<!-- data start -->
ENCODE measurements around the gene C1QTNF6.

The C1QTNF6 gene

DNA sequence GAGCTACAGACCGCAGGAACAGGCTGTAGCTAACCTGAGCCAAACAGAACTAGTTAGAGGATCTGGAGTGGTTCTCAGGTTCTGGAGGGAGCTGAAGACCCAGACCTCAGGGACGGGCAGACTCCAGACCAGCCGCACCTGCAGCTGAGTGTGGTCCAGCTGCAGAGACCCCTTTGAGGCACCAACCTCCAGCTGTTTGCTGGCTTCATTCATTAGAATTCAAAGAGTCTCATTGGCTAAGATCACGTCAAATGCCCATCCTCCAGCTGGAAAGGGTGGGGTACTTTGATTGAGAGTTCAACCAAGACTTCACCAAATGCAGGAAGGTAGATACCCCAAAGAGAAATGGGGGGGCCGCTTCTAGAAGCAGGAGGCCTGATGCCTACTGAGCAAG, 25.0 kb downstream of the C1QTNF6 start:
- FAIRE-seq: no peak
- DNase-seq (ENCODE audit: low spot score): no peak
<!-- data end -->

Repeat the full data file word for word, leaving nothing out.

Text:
ENCODE measurements around the gene C1QTNF6.

The C1QTNF6 gene

DNA sequence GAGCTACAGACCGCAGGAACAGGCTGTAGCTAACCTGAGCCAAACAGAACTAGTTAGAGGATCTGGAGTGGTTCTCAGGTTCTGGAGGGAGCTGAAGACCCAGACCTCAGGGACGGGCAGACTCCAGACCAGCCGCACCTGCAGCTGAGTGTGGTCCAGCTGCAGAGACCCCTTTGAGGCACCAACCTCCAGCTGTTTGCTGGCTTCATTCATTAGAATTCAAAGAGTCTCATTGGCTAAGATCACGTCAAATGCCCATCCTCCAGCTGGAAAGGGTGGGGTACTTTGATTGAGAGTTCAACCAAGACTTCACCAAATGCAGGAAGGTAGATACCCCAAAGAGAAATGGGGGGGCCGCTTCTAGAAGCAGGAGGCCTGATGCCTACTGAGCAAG, 25.0 kb downstream of the C1QTNF6 start:
- FAIRE-seq: no peak
- DNase-seq (ENCODE audit: low spot score): no peak